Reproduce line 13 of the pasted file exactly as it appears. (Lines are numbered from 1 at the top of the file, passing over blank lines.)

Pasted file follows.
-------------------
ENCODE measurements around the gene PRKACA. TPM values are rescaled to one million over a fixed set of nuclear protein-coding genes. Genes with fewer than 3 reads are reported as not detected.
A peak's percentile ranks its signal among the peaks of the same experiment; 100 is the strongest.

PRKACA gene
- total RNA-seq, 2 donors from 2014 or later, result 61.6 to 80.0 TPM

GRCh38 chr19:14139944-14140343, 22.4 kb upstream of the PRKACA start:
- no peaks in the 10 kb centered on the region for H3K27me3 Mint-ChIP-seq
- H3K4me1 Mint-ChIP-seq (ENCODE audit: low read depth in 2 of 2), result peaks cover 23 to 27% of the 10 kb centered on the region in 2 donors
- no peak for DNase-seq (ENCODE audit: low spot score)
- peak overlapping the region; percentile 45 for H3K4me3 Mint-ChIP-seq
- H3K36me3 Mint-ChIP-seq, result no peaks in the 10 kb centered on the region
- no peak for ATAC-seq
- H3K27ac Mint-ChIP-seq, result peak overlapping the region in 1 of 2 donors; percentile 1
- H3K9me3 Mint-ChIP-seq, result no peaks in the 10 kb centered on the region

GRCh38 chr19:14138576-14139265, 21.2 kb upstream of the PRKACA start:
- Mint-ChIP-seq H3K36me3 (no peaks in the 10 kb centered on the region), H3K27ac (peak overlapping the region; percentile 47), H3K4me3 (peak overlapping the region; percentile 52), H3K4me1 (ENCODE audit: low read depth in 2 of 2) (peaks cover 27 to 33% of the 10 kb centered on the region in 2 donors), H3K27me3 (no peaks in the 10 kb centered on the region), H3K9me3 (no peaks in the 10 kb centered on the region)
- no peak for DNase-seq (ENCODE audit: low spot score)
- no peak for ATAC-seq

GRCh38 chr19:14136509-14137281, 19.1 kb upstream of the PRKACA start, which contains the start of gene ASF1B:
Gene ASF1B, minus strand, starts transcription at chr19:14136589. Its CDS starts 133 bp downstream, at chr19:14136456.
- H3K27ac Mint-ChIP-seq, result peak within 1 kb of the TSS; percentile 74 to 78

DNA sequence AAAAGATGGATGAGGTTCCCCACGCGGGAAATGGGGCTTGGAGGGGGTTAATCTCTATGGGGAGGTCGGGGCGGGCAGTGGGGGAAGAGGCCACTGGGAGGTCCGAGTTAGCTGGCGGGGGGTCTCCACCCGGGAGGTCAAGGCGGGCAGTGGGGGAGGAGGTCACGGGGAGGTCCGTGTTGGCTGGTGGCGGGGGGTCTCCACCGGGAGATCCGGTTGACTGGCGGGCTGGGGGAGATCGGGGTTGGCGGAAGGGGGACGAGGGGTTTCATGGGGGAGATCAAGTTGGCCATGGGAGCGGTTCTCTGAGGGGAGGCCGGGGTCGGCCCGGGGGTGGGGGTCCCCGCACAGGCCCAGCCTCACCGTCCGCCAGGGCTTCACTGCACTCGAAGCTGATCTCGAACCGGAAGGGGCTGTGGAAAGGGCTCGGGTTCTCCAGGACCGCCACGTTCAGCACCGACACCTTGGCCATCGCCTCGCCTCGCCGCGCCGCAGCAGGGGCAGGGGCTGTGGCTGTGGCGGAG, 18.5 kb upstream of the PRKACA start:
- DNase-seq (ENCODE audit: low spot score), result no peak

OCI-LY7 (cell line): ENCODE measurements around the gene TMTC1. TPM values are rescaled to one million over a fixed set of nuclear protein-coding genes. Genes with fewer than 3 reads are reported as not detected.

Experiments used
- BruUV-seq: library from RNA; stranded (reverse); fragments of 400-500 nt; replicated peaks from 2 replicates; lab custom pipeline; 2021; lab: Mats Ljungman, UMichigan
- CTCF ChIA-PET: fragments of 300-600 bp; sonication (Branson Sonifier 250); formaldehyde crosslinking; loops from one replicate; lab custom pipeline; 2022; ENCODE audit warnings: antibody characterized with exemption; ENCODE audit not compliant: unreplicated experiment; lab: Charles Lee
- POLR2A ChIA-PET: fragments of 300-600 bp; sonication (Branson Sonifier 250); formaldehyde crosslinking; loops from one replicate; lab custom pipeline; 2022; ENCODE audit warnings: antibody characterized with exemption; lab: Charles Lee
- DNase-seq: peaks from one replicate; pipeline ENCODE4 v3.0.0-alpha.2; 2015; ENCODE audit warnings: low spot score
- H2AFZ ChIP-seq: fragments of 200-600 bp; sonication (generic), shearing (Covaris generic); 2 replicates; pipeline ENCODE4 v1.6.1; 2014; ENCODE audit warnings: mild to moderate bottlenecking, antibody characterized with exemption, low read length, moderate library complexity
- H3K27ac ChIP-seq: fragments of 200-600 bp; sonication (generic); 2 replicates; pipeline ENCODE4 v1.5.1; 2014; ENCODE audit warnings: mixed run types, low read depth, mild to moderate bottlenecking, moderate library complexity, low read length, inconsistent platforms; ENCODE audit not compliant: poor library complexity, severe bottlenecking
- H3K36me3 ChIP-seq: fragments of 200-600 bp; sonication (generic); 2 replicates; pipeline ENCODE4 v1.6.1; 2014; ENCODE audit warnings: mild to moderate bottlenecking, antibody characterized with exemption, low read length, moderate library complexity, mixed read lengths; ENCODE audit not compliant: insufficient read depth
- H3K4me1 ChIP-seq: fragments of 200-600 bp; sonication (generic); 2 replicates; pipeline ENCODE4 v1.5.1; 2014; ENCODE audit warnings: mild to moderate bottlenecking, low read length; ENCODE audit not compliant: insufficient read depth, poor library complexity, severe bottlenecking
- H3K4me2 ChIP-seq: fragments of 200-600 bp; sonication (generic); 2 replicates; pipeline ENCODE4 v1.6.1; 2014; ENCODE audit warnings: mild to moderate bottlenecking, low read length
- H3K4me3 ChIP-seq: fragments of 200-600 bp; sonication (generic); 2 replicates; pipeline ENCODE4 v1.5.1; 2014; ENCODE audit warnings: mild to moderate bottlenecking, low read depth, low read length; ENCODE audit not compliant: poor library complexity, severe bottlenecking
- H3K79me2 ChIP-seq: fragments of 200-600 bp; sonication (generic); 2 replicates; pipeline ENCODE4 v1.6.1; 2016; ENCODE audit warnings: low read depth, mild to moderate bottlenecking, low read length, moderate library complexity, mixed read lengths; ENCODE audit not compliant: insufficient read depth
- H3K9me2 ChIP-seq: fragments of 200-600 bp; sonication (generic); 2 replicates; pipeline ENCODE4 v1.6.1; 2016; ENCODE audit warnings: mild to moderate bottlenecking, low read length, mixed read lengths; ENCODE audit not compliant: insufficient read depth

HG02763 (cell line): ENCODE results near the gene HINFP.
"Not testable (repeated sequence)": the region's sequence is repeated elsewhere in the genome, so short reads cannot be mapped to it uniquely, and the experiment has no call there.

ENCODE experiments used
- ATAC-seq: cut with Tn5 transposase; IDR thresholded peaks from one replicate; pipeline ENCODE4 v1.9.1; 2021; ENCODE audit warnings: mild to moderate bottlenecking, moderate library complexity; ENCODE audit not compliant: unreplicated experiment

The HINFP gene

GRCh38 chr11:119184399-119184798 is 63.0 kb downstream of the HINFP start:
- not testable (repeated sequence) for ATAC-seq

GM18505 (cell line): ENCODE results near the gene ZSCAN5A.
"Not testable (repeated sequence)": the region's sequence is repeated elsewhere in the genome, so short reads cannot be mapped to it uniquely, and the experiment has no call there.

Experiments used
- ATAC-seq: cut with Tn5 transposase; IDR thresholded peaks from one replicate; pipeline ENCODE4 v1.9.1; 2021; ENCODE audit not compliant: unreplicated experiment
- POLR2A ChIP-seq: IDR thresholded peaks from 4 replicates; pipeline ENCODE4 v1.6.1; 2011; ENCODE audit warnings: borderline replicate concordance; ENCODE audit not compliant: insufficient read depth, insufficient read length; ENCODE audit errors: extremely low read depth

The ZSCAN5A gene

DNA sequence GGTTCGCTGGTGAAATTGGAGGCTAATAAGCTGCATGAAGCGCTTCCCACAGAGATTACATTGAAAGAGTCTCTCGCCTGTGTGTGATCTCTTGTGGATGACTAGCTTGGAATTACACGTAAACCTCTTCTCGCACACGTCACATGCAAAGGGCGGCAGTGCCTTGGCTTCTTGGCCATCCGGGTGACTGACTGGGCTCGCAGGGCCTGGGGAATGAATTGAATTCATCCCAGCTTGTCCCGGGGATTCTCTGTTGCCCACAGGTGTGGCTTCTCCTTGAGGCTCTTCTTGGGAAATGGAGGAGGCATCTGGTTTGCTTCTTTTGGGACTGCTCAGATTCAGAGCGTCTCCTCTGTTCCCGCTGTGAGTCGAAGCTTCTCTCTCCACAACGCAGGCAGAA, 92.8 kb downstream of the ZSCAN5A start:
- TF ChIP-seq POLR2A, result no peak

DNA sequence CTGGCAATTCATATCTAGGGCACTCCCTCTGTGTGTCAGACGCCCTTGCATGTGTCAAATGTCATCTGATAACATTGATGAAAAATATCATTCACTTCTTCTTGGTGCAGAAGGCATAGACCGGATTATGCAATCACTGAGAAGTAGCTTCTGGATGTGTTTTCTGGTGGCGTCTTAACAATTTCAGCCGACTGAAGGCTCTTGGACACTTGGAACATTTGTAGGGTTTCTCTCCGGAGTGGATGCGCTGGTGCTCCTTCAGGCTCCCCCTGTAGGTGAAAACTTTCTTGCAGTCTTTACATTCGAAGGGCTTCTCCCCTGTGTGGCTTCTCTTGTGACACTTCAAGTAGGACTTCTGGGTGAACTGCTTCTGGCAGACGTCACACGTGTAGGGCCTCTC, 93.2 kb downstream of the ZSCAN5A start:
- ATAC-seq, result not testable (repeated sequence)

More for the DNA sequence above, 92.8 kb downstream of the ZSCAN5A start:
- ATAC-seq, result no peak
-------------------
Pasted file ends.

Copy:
- H3K9me3 Mint-ChIP-seq, result no peaks in the 10 kb centered on the region